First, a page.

Through his Puzzled Eyes - Our Autism Superman - The Introduction 1
Updated: Dec 23, 2019
My name is Verlaine Brunot and this blog is an extension of a life story that I've had the privilege to share with many people around the world. I hope it brings you a an enhanced perspective of not only autism, but the pervasive nature of developmental disabilities and how they affect the community at large.
The impetus for this blog is my youngest brother Jonathan. He is my hero.... and he doesn't even know it.
Jonathan is 25 years old, undeniably handsome with an effervescent smile and a hearty “Eddie Murphy”-type laugh that resonates everytime you hear it. He has simple loves and simple interests; home-cooked Haitian food, musicals like Mary Poppins, Disney/Pixar movies and his number one passion; to run.
Jonathan is a passionate and dedicated runner, more specifically a marathoner. He has completed 14 marathons to date and an Ultra Marathon (30k) in Caumsett Park NY. He has run the Boston Marathon 6 times including 2013* and has completed the NYC Marathon 6 times and the Long Island Marathon once in 2013.
Jonathan also happens to have autism.
Growing up with a sibling that has autism has impacted my personal growth in a beautiful and meaningful way. That's not to say that it has been easy.... it most certainly has not!
Most people have pre-conceived notions of what something like autism entails. Throughout my childhood, I had friends who thought my brother had special abilities a la the movie Rainman, while others assumed he was a danger or aggressive or ou of control.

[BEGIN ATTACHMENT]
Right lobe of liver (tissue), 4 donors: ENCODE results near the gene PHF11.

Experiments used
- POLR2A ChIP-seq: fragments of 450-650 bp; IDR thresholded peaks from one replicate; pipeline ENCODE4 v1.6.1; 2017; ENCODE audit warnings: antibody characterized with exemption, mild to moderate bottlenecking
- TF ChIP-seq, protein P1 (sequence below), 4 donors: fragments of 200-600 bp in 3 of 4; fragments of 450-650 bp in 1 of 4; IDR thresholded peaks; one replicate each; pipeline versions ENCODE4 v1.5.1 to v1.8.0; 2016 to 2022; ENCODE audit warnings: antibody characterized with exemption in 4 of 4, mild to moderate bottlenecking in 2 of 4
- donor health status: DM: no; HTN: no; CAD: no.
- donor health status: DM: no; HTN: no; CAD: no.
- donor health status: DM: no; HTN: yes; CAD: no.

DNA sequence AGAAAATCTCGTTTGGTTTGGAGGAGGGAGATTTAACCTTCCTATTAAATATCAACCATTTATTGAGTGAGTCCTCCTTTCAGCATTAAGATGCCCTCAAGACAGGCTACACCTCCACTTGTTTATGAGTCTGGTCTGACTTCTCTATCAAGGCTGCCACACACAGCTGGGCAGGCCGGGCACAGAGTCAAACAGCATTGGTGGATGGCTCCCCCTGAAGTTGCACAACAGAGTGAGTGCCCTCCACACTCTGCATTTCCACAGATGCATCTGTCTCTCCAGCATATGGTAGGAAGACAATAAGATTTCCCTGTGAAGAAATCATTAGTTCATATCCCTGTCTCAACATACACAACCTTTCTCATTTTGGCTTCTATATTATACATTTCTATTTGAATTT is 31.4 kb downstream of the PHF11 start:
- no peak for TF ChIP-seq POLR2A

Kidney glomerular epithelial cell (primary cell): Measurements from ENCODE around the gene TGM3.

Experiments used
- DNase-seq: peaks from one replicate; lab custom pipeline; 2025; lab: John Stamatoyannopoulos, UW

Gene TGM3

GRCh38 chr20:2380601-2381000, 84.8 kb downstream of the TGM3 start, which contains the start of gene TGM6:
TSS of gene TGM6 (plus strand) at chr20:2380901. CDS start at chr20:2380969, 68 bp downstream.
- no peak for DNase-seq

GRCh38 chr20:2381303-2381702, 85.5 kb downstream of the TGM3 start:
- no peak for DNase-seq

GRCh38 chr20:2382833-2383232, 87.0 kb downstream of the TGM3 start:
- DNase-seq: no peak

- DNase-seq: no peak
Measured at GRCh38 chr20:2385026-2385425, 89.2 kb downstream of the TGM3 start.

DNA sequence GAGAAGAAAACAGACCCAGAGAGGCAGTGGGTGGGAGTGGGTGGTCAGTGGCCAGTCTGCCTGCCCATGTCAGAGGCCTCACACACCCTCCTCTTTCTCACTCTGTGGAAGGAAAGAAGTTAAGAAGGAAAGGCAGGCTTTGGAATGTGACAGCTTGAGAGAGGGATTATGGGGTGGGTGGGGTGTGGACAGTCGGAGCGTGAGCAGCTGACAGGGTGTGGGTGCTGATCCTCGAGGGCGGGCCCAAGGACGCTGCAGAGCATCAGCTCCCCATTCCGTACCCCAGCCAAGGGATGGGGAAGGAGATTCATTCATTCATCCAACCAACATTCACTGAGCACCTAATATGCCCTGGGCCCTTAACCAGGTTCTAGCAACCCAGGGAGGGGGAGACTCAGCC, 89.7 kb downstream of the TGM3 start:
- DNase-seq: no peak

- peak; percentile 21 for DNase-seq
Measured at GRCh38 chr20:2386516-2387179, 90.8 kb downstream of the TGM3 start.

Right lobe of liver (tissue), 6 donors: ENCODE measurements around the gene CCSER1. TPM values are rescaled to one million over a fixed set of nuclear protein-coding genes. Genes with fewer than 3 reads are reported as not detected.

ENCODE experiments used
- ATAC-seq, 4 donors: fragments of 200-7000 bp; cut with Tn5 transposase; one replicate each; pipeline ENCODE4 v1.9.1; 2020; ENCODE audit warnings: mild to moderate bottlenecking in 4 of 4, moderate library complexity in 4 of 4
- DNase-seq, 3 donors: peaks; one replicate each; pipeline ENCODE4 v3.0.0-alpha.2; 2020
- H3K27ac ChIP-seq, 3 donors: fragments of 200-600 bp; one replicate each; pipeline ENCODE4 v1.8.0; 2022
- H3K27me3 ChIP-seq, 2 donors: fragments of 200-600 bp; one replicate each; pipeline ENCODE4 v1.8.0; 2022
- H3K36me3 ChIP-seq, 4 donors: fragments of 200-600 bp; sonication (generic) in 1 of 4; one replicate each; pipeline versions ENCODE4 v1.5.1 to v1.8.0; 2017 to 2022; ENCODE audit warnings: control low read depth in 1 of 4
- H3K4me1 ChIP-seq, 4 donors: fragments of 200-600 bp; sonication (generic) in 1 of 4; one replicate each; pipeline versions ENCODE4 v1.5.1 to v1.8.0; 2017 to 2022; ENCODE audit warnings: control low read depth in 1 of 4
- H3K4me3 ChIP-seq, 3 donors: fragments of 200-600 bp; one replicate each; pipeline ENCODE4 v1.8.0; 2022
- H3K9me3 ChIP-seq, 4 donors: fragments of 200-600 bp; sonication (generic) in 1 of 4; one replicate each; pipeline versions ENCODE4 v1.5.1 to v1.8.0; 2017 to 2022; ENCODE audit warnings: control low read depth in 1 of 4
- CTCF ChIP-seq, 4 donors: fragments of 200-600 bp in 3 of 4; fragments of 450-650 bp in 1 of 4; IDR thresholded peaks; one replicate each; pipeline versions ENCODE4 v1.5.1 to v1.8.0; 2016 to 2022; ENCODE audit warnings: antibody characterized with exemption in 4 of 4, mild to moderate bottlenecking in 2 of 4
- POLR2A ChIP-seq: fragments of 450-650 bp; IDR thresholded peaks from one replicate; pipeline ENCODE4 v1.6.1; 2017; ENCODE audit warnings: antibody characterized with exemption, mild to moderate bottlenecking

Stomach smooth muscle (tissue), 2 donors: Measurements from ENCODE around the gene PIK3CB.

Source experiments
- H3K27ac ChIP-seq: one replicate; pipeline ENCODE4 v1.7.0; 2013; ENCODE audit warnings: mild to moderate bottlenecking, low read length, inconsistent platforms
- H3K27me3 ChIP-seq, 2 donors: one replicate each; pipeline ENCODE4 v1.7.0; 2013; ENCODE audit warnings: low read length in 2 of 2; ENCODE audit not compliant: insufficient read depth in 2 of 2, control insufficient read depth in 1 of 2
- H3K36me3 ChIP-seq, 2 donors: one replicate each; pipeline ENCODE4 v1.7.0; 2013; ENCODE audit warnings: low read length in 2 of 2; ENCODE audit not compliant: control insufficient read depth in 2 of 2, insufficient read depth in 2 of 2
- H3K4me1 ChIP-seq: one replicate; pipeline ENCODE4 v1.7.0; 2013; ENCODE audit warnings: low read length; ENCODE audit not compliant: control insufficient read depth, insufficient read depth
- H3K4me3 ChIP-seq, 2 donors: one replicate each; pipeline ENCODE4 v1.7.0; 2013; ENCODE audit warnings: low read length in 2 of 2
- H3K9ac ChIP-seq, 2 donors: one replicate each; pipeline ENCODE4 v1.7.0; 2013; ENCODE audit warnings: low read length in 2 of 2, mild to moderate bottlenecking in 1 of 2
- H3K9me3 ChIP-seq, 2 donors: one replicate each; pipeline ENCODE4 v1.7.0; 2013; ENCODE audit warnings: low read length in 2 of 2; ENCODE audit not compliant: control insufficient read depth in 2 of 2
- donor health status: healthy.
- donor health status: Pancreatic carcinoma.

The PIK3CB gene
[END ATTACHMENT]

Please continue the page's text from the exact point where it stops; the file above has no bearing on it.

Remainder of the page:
The truth of the matter is that Autism is a spectrum disorder, and he happens to be on the severe end of the spectrum, meaning that many of his mental deficits are so pervasive that he needs 24/7 supervision. An autistic individual oftentimes needs help with everyday processes that us “neuro-typical” individuals take for granted. Here is a crash course in some of Jonathan's daily struggles.
Jonathan is capable of “doing” many things, but his depth of comprehension prohibits him from completing many mundane tasks without assistance. This includes brushing his teeth (needs verbal prompting) bathing ( he can't regulate the water temperature in the shower) and even getting dressed provides problems (he can't adjust his wardrobe to be weather appropriate)
Jonathan has no sense of safety, in the home, on the street even in the classroom he has to be monitored to avoid potentially hazardous situations.
Jonathan needs assistance to prepare food, set the table, eat in moderation, and supervision in cleaning up
Jonathan can recognize words and phrases but can't read or write sentences (He has hundreds of mastered words and phrases in his lexicon)
Jonathan needs help picking out weather-appropriate attire, as well as guidance to put his clothing on properly (not inside out, or backwards)
These are only a few of the challenges that can present themselves when dealing with an individual with autism anywhere on the spectrum.
The story I will tell over this series of blog posts is one that I've lived for twenty nine years of my life, a period of time that has been challenging, rewarding and humbling all wrapped into one.
My mother always taught me growing up that my brother Jonathan wasn't merely autistic....WE were an autistic family.
It took a collective effort of sweat, persistence, discipline and committment to get Jonathan up on that billboard in Times Square, but the full story behind that will come soon.
Suffice to say... it is our favorite picture in the world.
99% of the people you will meet in your lifetime will never be on a billboard... and my incredible brother with severe autism did it.
He just proves that anything is possible.